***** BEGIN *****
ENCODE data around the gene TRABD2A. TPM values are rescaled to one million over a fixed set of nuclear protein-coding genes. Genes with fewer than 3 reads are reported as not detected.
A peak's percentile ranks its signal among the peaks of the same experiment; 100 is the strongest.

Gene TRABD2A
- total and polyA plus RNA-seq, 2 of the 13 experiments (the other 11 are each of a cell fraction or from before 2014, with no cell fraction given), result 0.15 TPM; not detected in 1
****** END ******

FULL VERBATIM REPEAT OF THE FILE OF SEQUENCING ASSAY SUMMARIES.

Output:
ENCODE data around the gene TRABD2A. TPM values are rescaled to one million over a fixed set of nuclear protein-coding genes. Genes with fewer than 3 reads are reported as not detected.
A peak's percentile ranks its signal among the peaks of the same experiment; 100 is the strongest.

Gene TRABD2A
- total and polyA plus RNA-seq, 2 of the 13 experiments (the other 11 are each of a cell fraction or from before 2014, with no cell fraction given), result 0.15 TPM; not detected in 1